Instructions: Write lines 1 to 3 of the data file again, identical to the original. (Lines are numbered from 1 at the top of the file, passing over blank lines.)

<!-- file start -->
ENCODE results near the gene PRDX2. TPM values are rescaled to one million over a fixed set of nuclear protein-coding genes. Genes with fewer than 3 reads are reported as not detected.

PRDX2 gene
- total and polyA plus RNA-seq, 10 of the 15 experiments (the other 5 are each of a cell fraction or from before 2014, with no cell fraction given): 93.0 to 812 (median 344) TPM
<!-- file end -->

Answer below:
ENCODE results near the gene PRDX2. TPM values are rescaled to one million over a fixed set of nuclear protein-coding genes. Genes with fewer than 3 reads are reported as not detected.

PRDX2 gene
- total and polyA plus RNA-seq, 10 of the 15 experiments (the other 5 are each of a cell fraction or from before 2014, with no cell fraction given): 93.0 to 812 (median 344) TPM